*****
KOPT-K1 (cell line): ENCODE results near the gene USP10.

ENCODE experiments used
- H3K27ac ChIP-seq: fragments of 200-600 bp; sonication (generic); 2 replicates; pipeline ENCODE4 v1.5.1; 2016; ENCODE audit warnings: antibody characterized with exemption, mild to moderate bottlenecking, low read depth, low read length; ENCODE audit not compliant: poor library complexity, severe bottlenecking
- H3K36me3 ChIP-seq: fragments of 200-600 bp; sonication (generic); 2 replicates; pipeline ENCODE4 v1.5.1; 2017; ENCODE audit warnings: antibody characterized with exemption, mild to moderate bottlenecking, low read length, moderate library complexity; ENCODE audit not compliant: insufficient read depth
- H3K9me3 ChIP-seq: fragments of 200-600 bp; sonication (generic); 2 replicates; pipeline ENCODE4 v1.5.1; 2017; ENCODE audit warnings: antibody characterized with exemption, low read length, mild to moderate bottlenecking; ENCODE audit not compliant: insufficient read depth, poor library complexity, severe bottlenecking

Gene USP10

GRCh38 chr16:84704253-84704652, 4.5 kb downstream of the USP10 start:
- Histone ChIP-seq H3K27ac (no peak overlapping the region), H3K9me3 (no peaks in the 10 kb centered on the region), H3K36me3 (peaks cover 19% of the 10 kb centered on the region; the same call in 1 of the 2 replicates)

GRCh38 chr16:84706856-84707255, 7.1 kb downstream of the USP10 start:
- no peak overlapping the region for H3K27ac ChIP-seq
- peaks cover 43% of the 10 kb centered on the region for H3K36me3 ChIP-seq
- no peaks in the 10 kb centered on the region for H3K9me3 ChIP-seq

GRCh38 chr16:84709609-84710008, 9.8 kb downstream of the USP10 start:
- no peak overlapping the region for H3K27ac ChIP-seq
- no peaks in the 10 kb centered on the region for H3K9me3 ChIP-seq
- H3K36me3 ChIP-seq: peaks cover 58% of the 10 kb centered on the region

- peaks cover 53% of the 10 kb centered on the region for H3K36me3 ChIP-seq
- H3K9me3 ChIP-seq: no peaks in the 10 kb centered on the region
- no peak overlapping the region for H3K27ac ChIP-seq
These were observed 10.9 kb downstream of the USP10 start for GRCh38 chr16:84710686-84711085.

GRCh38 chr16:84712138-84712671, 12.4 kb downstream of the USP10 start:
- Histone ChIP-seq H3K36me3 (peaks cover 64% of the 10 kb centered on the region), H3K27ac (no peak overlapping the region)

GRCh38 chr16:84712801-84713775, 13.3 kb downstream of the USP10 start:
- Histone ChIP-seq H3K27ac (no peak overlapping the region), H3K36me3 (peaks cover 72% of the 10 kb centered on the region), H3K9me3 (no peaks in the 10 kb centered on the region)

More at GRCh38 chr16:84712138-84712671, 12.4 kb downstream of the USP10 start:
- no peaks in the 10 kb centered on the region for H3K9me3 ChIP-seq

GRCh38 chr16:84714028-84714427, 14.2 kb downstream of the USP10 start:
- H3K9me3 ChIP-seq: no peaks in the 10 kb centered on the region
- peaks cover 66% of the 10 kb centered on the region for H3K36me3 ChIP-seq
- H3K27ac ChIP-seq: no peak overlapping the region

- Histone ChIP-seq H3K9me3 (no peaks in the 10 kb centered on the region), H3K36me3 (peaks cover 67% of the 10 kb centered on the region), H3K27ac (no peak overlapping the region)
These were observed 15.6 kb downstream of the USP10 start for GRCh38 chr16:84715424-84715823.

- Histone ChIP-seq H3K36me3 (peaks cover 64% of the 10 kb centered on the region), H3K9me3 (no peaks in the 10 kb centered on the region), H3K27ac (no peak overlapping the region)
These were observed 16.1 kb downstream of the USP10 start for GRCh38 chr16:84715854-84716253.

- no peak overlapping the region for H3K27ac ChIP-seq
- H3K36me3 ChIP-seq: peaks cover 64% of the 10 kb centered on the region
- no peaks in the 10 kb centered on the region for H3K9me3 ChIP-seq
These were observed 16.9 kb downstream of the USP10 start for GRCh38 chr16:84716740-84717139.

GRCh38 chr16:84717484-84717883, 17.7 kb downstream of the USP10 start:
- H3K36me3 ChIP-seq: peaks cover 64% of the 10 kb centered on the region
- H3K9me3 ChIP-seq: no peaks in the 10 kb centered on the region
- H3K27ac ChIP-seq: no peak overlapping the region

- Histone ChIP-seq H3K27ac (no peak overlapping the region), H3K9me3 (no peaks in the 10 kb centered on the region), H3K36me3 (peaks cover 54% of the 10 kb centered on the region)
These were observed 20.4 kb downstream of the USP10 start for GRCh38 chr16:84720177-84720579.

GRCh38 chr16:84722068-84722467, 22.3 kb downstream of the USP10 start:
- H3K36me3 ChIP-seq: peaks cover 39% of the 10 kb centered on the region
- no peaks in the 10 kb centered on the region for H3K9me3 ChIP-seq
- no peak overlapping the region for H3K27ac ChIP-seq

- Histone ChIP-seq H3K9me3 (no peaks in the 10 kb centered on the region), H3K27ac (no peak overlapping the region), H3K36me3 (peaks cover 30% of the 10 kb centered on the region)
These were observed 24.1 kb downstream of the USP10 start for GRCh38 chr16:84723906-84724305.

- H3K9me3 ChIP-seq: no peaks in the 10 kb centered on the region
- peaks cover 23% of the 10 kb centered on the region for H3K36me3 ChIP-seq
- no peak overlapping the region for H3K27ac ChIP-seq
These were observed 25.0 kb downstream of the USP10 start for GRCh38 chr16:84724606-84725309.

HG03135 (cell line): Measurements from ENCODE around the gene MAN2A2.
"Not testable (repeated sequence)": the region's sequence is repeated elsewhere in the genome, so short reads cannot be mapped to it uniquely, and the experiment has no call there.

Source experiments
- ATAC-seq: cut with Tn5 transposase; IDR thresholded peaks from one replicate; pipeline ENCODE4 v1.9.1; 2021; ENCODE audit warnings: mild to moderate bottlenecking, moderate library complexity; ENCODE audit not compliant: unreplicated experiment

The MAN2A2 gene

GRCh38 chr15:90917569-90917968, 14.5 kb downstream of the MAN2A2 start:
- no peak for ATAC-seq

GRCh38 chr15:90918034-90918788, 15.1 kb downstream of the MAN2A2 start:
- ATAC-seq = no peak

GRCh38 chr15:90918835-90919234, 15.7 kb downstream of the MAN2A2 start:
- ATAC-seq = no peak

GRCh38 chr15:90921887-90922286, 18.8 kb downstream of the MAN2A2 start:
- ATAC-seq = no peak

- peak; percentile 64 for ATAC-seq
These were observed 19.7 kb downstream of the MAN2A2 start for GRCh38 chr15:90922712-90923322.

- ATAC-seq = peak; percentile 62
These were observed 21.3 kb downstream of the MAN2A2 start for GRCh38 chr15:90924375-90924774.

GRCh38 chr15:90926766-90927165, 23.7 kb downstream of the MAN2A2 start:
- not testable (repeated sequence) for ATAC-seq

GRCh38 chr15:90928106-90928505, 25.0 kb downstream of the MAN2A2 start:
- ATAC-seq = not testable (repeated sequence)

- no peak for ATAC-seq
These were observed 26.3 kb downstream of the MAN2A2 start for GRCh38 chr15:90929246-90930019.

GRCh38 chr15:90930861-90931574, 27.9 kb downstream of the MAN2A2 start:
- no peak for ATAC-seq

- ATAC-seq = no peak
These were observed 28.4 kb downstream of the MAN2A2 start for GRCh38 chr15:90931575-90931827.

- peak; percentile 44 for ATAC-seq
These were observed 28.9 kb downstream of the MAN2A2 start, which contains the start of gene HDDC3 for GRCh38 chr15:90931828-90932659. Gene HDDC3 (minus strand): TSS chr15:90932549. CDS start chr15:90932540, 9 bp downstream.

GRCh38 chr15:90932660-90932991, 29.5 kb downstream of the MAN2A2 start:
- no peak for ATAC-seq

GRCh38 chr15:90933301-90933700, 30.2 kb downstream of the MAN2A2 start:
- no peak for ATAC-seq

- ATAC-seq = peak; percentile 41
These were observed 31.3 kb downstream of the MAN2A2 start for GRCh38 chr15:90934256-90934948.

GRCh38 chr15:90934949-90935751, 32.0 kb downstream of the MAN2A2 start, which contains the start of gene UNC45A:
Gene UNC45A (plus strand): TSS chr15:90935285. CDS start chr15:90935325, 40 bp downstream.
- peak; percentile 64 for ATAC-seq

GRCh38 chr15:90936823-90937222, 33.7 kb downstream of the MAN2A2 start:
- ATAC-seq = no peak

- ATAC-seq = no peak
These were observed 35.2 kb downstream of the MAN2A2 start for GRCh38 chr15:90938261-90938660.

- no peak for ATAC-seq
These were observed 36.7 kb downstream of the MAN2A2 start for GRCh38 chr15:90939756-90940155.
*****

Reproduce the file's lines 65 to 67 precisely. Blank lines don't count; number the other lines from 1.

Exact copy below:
- ATAC-seq = no peak

GRCh38 chr15:90921887-90922286, 18.8 kb downstream of the MAN2A2 start:
- ATAC-seq = no peak